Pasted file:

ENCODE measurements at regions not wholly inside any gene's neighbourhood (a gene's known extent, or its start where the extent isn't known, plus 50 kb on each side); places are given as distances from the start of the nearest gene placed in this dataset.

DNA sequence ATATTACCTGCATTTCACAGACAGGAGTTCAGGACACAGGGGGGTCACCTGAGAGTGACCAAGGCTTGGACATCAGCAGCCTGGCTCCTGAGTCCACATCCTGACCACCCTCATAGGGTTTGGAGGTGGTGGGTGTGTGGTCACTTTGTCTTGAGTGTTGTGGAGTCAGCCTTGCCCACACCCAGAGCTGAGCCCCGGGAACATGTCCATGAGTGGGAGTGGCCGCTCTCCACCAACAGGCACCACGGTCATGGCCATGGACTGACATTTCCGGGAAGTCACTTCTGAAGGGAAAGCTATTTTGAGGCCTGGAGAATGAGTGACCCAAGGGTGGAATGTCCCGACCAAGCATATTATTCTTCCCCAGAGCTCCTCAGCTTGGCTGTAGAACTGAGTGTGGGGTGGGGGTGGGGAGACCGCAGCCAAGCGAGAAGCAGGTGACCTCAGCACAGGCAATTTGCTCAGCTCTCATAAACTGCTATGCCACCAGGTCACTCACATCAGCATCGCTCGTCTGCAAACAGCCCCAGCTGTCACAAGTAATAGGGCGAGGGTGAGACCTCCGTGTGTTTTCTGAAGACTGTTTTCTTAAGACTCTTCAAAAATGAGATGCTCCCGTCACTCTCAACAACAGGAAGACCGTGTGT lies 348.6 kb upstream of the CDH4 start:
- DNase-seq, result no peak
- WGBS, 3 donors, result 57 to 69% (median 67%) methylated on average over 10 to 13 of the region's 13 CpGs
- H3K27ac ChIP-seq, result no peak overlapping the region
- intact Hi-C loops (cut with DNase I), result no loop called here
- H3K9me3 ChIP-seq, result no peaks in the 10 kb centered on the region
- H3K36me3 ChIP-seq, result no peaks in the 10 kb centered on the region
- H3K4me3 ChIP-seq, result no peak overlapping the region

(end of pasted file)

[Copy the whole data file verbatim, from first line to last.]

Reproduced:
ENCODE measurements at regions not wholly inside any gene's neighbourhood (a gene's known extent, or its start where the extent isn't known, plus 50 kb on each side); places are given as distances from the start of the nearest gene placed in this dataset.

DNA sequence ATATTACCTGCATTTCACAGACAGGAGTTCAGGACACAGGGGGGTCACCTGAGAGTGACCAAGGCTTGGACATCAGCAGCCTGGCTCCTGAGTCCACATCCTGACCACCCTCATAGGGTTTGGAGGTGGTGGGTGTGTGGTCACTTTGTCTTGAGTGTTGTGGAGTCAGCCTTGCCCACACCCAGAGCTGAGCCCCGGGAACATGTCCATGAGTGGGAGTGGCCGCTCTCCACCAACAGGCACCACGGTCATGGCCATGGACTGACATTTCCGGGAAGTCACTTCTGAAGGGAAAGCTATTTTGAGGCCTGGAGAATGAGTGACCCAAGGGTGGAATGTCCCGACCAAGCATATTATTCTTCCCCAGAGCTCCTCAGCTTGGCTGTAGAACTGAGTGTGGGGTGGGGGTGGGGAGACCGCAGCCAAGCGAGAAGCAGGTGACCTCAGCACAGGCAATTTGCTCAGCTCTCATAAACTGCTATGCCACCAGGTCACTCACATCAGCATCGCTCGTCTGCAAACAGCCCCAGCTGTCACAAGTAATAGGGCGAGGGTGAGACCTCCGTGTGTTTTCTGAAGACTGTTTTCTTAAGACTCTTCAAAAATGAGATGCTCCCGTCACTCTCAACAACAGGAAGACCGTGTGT lies 348.6 kb upstream of the CDH4 start:
- DNase-seq, result no peak
- WGBS, 3 donors, result 57 to 69% (median 67%) methylated on average over 10 to 13 of the region's 13 CpGs
- H3K27ac ChIP-seq, result no peak overlapping the region
- intact Hi-C loops (cut with DNase I), result no loop called here
- H3K9me3 ChIP-seq, result no peaks in the 10 kb centered on the region
- H3K36me3 ChIP-seq, result no peaks in the 10 kb centered on the region
- H3K4me3 ChIP-seq, result no peak overlapping the region